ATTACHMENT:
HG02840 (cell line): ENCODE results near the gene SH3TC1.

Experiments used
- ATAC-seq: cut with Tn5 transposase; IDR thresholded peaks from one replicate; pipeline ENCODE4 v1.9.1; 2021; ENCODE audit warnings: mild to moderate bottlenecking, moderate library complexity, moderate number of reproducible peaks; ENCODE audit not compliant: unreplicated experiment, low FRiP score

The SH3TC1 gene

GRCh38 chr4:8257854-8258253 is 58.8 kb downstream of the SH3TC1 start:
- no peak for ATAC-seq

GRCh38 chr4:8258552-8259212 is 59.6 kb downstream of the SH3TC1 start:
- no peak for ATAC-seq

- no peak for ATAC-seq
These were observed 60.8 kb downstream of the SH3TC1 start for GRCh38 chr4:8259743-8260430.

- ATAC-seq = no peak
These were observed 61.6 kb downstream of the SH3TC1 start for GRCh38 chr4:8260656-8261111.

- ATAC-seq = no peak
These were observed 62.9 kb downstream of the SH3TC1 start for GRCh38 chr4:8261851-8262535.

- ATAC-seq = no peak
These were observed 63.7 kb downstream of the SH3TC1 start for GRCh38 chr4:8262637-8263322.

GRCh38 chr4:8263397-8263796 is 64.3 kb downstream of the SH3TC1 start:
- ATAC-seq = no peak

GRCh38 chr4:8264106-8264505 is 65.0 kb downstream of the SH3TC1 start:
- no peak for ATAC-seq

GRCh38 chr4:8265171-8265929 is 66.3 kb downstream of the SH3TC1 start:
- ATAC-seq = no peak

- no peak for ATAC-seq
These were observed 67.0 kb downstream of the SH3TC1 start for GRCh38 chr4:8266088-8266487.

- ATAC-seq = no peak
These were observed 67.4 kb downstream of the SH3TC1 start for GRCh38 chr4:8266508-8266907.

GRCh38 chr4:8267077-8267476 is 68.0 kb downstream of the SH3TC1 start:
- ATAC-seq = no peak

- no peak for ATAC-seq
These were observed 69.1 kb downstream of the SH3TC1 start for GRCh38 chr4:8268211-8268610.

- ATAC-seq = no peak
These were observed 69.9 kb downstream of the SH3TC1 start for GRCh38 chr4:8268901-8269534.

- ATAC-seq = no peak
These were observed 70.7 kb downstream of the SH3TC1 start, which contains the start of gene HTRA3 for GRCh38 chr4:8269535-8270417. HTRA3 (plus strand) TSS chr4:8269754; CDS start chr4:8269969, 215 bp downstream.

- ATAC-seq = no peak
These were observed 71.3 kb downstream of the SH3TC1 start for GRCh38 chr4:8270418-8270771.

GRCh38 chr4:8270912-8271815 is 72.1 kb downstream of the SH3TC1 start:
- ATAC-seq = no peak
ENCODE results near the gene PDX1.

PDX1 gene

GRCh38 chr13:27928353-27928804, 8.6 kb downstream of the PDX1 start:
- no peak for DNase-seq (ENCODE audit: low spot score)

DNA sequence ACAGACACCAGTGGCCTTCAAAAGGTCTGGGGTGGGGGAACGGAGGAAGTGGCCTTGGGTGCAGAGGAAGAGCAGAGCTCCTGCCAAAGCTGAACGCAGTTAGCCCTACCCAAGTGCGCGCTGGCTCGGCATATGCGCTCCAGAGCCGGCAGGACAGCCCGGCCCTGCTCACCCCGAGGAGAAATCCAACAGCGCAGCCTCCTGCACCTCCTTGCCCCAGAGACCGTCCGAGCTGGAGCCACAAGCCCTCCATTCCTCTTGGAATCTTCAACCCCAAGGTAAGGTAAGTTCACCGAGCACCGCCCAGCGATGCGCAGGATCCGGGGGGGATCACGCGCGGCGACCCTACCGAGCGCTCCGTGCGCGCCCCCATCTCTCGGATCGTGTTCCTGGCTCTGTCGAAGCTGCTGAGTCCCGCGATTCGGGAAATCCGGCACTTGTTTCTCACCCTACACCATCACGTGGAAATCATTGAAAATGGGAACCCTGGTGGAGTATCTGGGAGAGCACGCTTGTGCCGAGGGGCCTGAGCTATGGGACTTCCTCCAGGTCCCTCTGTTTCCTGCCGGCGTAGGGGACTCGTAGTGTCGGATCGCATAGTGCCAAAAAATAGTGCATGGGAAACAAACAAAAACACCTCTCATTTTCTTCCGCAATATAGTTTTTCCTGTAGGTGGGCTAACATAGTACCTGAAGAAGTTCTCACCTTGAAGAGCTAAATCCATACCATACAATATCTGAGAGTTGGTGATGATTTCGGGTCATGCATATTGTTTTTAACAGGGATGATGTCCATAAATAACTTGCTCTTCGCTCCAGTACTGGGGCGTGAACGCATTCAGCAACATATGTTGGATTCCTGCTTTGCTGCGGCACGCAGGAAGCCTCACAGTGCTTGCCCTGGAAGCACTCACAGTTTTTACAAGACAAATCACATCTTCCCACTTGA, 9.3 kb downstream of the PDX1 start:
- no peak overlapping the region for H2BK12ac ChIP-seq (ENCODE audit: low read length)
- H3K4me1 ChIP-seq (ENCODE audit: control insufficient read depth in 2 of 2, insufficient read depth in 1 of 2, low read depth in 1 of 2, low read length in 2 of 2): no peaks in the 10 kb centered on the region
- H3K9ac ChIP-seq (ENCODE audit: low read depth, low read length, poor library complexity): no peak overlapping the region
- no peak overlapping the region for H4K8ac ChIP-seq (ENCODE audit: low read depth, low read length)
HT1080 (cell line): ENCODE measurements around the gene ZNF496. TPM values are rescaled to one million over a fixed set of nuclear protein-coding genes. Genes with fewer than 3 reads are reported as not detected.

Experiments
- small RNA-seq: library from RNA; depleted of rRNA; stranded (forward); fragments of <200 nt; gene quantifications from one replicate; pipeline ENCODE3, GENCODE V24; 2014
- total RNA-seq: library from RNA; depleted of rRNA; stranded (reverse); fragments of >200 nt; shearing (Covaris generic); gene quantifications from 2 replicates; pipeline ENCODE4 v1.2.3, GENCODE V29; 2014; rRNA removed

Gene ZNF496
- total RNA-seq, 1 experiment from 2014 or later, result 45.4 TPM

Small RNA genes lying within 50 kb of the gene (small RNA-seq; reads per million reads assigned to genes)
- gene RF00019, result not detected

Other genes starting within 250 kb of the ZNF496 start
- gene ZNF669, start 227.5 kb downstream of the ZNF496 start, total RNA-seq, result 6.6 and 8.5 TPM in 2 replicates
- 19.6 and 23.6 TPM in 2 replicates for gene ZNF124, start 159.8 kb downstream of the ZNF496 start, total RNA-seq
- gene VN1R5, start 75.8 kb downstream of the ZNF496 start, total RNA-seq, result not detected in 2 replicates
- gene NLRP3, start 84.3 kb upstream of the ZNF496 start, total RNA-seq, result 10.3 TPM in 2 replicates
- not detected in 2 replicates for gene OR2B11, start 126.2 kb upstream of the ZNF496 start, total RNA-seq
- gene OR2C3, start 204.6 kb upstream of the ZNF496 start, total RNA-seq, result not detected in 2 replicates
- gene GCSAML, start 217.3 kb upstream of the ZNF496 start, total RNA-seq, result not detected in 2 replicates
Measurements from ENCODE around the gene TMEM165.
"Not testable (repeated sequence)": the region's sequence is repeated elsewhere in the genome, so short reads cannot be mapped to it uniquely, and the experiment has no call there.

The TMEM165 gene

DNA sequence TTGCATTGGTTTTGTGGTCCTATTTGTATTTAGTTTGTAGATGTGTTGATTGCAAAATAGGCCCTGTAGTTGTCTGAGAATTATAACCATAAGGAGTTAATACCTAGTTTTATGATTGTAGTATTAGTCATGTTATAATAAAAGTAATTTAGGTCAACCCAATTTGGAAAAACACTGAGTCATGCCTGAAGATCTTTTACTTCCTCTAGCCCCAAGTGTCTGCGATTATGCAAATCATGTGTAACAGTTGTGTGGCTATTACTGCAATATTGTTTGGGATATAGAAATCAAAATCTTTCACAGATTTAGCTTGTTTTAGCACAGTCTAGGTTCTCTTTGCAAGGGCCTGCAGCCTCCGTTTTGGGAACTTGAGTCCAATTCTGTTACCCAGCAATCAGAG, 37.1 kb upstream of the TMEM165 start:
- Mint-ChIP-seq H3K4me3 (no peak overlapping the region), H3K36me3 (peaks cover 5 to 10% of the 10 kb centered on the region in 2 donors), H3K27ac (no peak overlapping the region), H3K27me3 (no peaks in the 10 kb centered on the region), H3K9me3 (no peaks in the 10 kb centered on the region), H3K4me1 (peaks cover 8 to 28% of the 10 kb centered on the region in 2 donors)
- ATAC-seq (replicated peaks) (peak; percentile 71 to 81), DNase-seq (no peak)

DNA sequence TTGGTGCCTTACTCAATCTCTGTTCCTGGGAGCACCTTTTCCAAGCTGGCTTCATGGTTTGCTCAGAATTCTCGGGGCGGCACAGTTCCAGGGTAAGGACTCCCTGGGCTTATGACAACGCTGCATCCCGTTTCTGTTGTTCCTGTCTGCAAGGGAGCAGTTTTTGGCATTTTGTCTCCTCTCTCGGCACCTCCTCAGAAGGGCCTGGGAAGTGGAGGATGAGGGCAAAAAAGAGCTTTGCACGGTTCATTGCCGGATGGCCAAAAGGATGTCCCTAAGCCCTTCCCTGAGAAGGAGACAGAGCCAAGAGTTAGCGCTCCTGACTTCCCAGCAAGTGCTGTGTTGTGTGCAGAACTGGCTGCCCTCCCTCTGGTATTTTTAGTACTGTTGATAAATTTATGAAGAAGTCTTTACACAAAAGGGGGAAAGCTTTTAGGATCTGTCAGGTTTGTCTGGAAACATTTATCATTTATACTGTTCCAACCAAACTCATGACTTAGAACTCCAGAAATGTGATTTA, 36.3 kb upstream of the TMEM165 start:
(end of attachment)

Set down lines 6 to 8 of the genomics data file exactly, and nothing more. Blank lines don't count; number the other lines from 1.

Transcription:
- no peak for ATAC-seq

GRCh38 chr4:8258552-8259212 is 59.6 kb downstream of the SH3TC1 start:
- no peak for ATAC-seq